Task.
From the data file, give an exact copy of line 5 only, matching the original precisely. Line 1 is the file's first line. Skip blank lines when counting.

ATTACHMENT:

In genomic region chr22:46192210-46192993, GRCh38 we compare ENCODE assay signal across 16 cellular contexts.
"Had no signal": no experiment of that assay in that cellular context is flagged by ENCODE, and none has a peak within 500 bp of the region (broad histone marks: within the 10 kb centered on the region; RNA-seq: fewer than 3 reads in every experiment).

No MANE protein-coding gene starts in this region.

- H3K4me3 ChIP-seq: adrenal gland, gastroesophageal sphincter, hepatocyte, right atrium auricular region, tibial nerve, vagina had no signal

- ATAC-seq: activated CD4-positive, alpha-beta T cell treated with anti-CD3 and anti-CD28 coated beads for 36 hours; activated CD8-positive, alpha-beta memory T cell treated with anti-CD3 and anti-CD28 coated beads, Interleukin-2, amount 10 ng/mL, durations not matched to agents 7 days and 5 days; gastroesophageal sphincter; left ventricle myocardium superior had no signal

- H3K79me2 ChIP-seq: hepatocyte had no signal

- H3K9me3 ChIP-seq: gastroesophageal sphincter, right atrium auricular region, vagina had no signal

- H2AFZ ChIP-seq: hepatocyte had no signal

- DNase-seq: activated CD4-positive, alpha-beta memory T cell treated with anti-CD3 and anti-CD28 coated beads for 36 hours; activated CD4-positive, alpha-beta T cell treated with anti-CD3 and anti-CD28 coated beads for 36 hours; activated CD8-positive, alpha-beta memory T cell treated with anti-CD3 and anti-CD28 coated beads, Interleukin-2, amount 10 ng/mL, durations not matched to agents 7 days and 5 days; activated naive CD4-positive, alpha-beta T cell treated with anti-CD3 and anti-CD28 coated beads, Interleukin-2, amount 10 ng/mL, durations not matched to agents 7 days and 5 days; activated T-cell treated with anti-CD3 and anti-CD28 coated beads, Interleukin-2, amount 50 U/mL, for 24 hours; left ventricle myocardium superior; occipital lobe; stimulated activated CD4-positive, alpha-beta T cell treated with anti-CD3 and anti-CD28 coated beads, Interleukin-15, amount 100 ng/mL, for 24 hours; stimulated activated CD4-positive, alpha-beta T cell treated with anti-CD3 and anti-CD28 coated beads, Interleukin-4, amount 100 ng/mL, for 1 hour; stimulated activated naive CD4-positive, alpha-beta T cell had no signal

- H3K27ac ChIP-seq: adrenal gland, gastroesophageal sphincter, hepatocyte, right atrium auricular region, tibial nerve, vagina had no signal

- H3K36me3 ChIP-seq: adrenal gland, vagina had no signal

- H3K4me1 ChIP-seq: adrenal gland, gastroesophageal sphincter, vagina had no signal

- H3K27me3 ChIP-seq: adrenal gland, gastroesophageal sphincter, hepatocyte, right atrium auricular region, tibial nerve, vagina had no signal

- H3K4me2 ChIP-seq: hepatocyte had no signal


- ATAC-seq: activated CD4-positive, alpha-beta T cell treated with anti-CD3 and anti-CD28 coated beads for 36 hours; activated CD8-positive, alpha-beta memory T cell treated with anti-CD3 and anti-CD28 coated beads, Interleukin-2, amount 10 ng/mL, durations not matched to agents 7 days and 5 days; gastroesophageal sphincter; left ventricle myocardium superior had no signal